To me, cooking is–meh–just OK. I don’t love it; I don’t hate it. I am certainly no chef, but there are a handful of go-to meals that I enjoy cooking. I am a Type A planner and list-maker, however, so you would think that meal planning would be my jam. And it sort of is, but if you don’t follow through on the cooking end, the planning part becomes useless.
I came to dread the daily, “What should we have for dinner?” call with my husband. “What did you have planned?” “I don’t know. What do you want?” “I don’t care, I just want something.” “Well, give me some ideas.” “It doesn’t matter.” “That doesn’t help.” And so on, and so on. And–annoyingly–the people in my house want to eat something every. single. day.
I have tried meal planning over the years. If I look back, I am usually all gung-ho in January with new recipes, Pinterest boards, big plans, and renewed resolve to make it happen. And then comes February, and it’s all over; we’re winging it again and back to the daily phone calls.
This year has been different, though. When school started back up last fall, I started meal planning again. We were doing online grocery shopping, so it seemed like a good time to get organized. With the exception of December, I have had a pretty solid meal plan for our evening meal each night. (An aside: Do you call it “dinner” or “supper”? We’re in the supper camp…)
On Sundays, I plan the upcoming week’s meals AND place our grocery order for Monday pick-up. That allows me to get specific ingredients, and, perhaps more importantly, makes me actually commit to a plan for that week.
Here are some of the things that have helped me get back on the meal planning bandwagon and stick with it!
Keep it simple & have a good rotation of easy meals
While I occasionally like to make things that are a bit more elaborate, that is not my norm. I make pretty simple dishes, often with ingredients on hand. Yes, I try a new “fancy” recipe now and then, but for the most part, I do basic dishes like spaghetti, chicken and noodles, pork chops, tacos, chicken breasts, etc.
Don’t be afraid of leftovers
I actually *plan* for leftovers! Like, the word “leftovers” actually goes on my meal plan! I know about how much we eat of the dishes I make, so about once a week I intentionally put leftovers on the menu. Scroll down to see an example of one of my monthly meal calendars. I just use a Microsoft Word calendar template, and it works like a charm!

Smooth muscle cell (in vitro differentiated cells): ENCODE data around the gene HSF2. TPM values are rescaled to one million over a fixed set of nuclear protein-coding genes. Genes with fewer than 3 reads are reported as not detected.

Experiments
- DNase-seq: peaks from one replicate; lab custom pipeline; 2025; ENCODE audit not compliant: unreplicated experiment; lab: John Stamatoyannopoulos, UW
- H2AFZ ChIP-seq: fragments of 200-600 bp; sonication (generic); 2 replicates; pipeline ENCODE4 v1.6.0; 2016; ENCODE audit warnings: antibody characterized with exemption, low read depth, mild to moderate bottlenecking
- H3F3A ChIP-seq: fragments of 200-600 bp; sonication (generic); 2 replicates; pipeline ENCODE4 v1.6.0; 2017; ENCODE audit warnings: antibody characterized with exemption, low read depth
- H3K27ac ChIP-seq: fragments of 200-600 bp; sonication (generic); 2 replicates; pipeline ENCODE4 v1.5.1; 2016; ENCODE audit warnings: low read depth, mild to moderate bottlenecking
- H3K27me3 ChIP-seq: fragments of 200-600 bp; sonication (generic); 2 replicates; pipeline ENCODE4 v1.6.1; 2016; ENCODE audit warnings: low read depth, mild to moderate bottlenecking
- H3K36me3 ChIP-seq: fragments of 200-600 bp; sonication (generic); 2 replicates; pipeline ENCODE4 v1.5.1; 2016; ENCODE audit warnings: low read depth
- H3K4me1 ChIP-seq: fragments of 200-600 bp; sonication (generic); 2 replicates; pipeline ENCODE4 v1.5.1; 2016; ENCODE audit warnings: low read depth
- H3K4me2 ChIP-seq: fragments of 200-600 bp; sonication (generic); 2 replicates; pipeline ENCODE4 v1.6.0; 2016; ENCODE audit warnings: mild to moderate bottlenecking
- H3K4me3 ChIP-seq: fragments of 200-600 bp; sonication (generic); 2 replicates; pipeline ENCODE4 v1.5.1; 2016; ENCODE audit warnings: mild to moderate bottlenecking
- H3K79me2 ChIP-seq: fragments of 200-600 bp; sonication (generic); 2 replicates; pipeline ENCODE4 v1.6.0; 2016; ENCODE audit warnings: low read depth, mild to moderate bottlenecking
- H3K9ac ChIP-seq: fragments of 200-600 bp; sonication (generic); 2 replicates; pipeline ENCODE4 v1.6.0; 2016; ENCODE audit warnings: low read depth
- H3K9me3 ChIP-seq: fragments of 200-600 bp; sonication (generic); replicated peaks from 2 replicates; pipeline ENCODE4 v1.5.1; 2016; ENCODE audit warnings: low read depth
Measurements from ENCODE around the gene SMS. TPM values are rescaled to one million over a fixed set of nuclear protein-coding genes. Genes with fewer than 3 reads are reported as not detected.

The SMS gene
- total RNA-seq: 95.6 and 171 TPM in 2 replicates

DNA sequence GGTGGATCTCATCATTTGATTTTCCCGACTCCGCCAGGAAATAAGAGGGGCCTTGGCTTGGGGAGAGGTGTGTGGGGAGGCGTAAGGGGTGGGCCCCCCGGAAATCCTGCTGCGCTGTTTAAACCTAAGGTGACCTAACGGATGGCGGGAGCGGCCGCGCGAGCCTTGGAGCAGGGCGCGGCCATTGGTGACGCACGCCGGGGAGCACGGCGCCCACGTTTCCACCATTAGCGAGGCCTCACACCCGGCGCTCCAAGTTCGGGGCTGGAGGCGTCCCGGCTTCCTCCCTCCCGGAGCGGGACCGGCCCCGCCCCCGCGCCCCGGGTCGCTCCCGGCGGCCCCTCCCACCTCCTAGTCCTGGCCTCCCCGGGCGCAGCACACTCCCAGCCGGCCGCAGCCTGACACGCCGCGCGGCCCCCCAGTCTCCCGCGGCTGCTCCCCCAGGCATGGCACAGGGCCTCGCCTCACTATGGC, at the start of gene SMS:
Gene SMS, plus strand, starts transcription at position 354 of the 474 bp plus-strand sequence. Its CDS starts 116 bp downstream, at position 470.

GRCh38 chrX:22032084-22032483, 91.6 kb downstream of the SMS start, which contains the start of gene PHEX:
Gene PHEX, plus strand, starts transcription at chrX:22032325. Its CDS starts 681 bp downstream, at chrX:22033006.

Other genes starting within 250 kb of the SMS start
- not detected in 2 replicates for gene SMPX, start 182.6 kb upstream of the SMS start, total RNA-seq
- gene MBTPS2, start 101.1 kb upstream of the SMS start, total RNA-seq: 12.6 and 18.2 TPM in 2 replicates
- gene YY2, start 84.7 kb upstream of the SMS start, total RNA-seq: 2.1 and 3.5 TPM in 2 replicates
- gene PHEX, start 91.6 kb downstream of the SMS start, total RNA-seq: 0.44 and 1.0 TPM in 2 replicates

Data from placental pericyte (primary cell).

If I’m going to put the effort into cooking, I’m going to get the most bang for my buck! When I make a casserole or soup or something else I can easily double (or triple!), I make another pan and stick it in the freezer. (Pro tip: You can get 8×8 or 9×13 foil pans for about 50 cents each at Walmart. Put your freezer half in one of these, move it to a glass baking dish while still frozen to defrost, then bake. That way you don’t have all your nice baking dishes hanging out in the freezer!)
If I’m browning hamburger, I make twice as much and freeze half for an easy head-start on chili, spaghetti, lasagna, tacos, etc. (I always brown it with dried minced onions and garlic which works for any of these things!) I keep track of what I have in the freezer and note on my meal calendar both when I plan to cook double and when I plan to use something from the freezer.
Get family input
This is the real world, so it’s hard to find something everyone in the family will like every day. But do get their input. Maybe each family member gets to choose one meal a week. Maybe there are meals you can modify to make everyone happy (e.g., have both alfredo and red sauce for a pasta night). So you don’t turn yourself into a short-order cook, you can implement an “eat what I cook or fix your own sandwich” type of rule. You know what will work for your family. Just know that it’s going to be easiest if you have buy-in from your family!
Don’t forget the sides
I still get tripped up on this sometimes, but don’t forget to think about side dishes. (And I use that term pretty loosely!) We have a pretty steady rotation of green beans, rice, corn, broccoli with cheese, Rice-a-Roni, canned pineapple, and garlic bread or garlic cheese bread, depending on the main dish. I also have a few go-to fruit or veggie salads I like to make, time permitting. It’s not a bad idea if you have a few stand-by sides on hand so you don’t end up with just a main dish.
Have quick back-ups on hand
Life still happens in our house, and we have last-minute schedule changes or unexpected things that come up. Or I may have been known to *ahem* forget to thaw something from the freezer! So I like to have some quick back-ups on hand. This may be a frozen pizza, grilled ham and cheese sandwiches, or frozen burritos (although those things go on my regular menu rotation, too). Having an Instant Pot has really upped my game in this respect. I can put some frozen chicken breasts, water, and a packet of dry ranch or Italian seasoning in the IP, make a quick batch of rice in the microwave, and heat up some broccoli or green beans. Easy, healthy, and ready quickly!
More than anything (and what this Type A gal struggles with!), you need to be flexible. I mentioned schedule changes and forgetfulness, but other things happen, too. For example, I’ve been short an ingredient when making something (which is why it’s key to get all your ingredients out first!) or we’ve needed to use some produce before it goes bad. Also, I look at our family activity calendar when I’m making meal plans. If my son has an after school appointment or I have an evening meeting, I take that into account when planning that day’s meal.
Overall, being more intentional about meal planning has not only helped us avoid the daily 4:30 call about what to eat, but we’ve saved money both by eating at home and by better using the food we have on hand. Hopefully some of these tips will help you up your meal planning game, too!
What strategies have been useful for you when meal planning?